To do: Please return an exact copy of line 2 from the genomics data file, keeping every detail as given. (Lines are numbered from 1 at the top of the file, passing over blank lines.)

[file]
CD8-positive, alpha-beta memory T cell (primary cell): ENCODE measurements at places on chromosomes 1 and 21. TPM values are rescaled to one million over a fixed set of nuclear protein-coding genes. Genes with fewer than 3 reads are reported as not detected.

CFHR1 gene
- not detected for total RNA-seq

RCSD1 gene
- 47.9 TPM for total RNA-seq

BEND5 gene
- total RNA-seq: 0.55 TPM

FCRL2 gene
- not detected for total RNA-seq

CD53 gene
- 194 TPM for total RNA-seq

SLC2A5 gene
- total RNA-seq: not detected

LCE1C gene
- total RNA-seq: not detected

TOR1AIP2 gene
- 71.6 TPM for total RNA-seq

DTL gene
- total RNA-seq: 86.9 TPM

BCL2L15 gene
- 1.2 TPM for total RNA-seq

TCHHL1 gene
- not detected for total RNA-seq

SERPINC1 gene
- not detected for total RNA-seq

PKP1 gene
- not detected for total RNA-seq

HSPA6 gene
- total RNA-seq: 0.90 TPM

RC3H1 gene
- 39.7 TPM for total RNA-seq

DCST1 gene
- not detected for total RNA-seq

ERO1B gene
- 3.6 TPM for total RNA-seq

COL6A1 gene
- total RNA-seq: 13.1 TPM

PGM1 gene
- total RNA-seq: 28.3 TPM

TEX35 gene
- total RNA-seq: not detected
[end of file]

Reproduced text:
CFHR1 gene